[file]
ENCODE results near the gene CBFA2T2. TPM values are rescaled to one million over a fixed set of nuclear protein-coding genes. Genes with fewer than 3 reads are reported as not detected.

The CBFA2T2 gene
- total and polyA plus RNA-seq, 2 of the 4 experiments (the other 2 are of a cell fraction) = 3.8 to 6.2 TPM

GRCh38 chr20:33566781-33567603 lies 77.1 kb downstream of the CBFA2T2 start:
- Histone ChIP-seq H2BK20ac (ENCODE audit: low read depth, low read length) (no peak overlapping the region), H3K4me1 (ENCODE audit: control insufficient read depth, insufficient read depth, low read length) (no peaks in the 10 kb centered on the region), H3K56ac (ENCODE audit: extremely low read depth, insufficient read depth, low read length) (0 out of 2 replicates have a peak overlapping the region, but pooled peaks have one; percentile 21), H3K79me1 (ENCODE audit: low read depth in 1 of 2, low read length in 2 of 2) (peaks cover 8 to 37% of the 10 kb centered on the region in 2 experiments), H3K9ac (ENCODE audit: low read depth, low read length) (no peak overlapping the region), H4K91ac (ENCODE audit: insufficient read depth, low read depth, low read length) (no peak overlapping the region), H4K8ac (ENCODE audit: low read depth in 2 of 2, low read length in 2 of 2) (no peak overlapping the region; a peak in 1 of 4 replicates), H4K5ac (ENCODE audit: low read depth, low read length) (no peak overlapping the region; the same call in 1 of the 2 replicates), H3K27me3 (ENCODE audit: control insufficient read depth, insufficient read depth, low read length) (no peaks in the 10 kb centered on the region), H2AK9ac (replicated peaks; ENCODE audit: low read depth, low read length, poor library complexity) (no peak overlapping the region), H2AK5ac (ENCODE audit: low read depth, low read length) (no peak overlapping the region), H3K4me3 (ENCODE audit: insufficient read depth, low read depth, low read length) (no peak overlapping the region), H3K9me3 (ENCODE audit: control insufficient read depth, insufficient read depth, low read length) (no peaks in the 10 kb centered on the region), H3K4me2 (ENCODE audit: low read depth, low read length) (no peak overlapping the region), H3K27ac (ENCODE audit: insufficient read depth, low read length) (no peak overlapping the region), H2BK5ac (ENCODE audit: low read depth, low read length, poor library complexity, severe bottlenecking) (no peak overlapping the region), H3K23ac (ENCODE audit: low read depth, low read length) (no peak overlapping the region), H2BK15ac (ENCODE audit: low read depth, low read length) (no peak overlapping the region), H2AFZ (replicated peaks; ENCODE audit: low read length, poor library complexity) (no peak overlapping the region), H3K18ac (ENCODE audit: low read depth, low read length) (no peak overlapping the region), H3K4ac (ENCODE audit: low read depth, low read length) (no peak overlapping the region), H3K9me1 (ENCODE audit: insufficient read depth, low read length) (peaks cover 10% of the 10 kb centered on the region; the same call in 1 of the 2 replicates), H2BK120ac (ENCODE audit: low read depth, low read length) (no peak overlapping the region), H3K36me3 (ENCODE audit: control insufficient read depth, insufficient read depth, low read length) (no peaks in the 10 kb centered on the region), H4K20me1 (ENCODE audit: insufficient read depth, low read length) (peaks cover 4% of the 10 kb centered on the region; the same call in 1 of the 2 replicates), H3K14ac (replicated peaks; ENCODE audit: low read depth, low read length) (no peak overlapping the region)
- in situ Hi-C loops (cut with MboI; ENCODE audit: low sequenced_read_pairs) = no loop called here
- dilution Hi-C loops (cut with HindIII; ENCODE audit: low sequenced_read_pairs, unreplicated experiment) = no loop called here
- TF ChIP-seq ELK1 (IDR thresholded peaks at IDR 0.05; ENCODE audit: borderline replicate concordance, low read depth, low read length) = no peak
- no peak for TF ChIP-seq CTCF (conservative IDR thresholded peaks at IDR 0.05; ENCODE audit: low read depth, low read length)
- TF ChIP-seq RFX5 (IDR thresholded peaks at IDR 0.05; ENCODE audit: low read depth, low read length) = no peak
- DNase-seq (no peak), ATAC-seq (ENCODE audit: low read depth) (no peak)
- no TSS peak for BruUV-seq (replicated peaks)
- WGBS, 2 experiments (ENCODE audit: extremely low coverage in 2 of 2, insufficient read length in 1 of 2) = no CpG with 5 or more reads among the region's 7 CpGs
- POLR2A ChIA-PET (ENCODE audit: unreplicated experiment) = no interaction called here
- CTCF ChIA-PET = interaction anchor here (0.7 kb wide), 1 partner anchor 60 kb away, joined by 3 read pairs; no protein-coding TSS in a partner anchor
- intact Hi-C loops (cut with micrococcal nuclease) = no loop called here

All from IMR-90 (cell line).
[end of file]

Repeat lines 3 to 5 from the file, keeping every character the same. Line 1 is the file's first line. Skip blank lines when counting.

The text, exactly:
- total and polyA plus RNA-seq, 2 of the 4 experiments (the other 2 are of a cell fraction) = 3.8 to 6.2 TPM

GRCh38 chr20:33566781-33567603 lies 77.1 kb downstream of the CBFA2T2 start:
- Histone ChIP-seq H2BK20ac (ENCODE audit: low read depth, low read length) (no peak overlapping the region), H3K4me1 (ENCODE audit: control insufficient read depth, insufficient read depth, low read length) (no peaks in the 10 kb centered on the region), H3K56ac (ENCODE audit: extremely low read depth, insufficient read depth, low read length) (0 out of 2 replicates have a peak overlapping the region, but pooled peaks have one; percentile 21), H3K79me1 (ENCODE audit: low read depth in 1 of 2, low read length in 2 of 2) (peaks cover 8 to 37% of the 10 kb centered on the region in 2 experiments), H3K9ac (ENCODE audit: low read depth, low read length) (no peak overlapping the region), H4K91ac (ENCODE audit: insufficient read depth, low read depth, low read length) (no peak overlapping the region), H4K8ac (ENCODE audit: low read depth in 2 of 2, low read length in 2 of 2) (no peak overlapping the region; a peak in 1 of 4 replicates), H4K5ac (ENCODE audit: low read depth, low read length) (no peak overlapping the region; the same call in 1 of the 2 replicates), H3K27me3 (ENCODE audit: control insufficient read depth, insufficient read depth, low read length) (no peaks in the 10 kb centered on the region), H2AK9ac (replicated peaks; ENCODE audit: low read depth, low read length, poor library complexity) (no peak overlapping the region), H2AK5ac (ENCODE audit: low read depth, low read length) (no peak overlapping the region), H3K4me3 (ENCODE audit: insufficient read depth, low read depth, low read length) (no peak overlapping the region), H3K9me3 (ENCODE audit: control insufficient read depth, insufficient read depth, low read length) (no peaks in the 10 kb centered on the region), H3K4me2 (ENCODE audit: low read depth, low read length) (no peak overlapping the region), H3K27ac (ENCODE audit: insufficient read depth, low read length) (no peak overlapping the region), H2BK5ac (ENCODE audit: low read depth, low read length, poor library complexity, severe bottlenecking) (no peak overlapping the region), H3K23ac (ENCODE audit: low read depth, low read length) (no peak overlapping the region), H2BK15ac (ENCODE audit: low read depth, low read length) (no peak overlapping the region), H2AFZ (replicated peaks; ENCODE audit: low read length, poor library complexity) (no peak overlapping the region), H3K18ac (ENCODE audit: low read depth, low read length) (no peak overlapping the region), H3K4ac (ENCODE audit: low read depth, low read length) (no peak overlapping the region), H3K9me1 (ENCODE audit: insufficient read depth, low read length) (peaks cover 10% of the 10 kb centered on the region; the same call in 1 of the 2 replicates), H2BK120ac (ENCODE audit: low read depth, low read length) (no peak overlapping the region), H3K36me3 (ENCODE audit: control insufficient read depth, insufficient read depth, low read length) (no peaks in the 10 kb centered on the region), H4K20me1 (ENCODE audit: insufficient read depth, low read length) (peaks cover 4% of the 10 kb centered on the region; the same call in 1 of the 2 replicates), H3K14ac (replicated peaks; ENCODE audit: low read depth, low read length) (no peak overlapping the region)